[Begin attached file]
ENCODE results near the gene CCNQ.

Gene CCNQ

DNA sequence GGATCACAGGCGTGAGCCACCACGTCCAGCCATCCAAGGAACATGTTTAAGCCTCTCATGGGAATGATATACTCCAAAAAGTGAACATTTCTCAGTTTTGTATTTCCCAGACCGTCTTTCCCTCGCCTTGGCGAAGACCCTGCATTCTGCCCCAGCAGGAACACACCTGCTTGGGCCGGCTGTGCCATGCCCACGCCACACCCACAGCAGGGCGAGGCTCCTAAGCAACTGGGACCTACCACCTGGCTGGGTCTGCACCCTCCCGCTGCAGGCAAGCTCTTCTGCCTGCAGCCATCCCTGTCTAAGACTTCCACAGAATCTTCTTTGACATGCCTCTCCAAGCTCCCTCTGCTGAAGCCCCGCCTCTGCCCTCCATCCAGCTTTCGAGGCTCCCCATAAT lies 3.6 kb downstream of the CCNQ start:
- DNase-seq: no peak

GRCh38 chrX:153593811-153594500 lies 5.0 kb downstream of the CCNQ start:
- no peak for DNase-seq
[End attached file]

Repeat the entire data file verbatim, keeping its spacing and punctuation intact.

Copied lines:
ENCODE results near the gene CCNQ.

Gene CCNQ

DNA sequence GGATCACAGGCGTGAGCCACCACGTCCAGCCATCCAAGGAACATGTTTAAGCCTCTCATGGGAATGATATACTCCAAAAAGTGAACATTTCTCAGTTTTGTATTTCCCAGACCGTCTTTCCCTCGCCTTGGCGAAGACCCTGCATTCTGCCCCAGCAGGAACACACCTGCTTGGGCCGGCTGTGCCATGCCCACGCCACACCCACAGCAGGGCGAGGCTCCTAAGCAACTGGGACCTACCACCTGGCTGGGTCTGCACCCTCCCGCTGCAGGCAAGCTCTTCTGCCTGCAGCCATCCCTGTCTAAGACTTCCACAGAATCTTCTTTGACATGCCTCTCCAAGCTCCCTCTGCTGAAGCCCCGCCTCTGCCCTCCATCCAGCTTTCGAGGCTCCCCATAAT lies 3.6 kb downstream of the CCNQ start:
- DNase-seq: no peak

GRCh38 chrX:153593811-153594500 lies 5.0 kb downstream of the CCNQ start:
- no peak for DNase-seq